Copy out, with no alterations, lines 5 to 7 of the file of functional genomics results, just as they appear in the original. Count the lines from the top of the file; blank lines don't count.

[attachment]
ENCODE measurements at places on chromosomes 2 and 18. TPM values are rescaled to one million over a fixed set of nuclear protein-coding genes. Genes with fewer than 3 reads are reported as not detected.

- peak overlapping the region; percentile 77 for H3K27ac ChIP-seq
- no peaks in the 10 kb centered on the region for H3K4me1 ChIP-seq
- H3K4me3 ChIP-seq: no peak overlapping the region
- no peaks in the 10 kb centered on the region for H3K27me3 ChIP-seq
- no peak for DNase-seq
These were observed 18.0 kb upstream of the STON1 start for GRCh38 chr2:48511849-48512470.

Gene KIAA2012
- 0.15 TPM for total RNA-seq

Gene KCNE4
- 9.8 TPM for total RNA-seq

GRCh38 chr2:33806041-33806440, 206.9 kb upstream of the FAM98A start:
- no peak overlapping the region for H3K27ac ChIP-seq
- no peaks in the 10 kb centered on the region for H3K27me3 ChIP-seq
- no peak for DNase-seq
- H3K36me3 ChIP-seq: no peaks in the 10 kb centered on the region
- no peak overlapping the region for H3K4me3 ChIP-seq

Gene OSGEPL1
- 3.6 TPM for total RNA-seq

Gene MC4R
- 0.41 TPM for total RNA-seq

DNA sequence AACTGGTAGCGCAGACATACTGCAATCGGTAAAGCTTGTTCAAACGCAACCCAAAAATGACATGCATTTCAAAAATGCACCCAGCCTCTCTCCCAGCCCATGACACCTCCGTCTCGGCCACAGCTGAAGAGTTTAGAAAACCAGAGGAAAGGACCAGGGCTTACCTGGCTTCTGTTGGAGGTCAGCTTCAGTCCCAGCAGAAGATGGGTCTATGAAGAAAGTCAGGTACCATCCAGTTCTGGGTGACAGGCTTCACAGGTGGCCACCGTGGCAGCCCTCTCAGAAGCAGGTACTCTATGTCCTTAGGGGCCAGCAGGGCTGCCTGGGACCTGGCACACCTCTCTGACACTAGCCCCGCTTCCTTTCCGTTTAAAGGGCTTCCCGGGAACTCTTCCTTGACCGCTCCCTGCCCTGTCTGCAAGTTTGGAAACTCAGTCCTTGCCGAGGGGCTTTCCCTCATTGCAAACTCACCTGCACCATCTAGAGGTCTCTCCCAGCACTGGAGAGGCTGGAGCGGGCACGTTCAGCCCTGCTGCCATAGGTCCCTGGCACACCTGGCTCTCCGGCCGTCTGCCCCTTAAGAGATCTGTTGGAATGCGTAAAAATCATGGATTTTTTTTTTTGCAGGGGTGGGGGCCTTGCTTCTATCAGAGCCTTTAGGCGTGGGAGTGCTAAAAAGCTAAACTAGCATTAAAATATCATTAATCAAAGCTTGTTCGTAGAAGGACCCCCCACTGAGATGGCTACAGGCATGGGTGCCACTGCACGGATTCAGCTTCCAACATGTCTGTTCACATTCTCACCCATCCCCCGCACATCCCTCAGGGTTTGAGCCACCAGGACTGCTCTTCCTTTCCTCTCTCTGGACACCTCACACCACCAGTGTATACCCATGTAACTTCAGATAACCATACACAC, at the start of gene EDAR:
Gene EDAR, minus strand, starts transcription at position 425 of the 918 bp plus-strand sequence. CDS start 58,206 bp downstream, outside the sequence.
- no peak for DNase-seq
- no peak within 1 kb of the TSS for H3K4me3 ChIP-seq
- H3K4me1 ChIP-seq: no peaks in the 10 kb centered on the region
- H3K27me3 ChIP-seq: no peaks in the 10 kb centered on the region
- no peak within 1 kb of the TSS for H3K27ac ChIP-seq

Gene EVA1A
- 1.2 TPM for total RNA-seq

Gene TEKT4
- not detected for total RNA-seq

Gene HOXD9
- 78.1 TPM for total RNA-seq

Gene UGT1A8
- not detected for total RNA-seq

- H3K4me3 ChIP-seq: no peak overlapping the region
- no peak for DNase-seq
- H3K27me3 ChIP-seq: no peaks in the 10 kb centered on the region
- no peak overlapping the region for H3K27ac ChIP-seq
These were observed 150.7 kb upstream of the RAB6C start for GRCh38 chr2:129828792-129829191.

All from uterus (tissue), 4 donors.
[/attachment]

- no peaks in the 10 kb centered on the region for H3K27me3 ChIP-seq
- no peak for DNase-seq
These were observed 18.0 kb upstream of the STON1 start for GRCh38 chr2:48511849-48512470.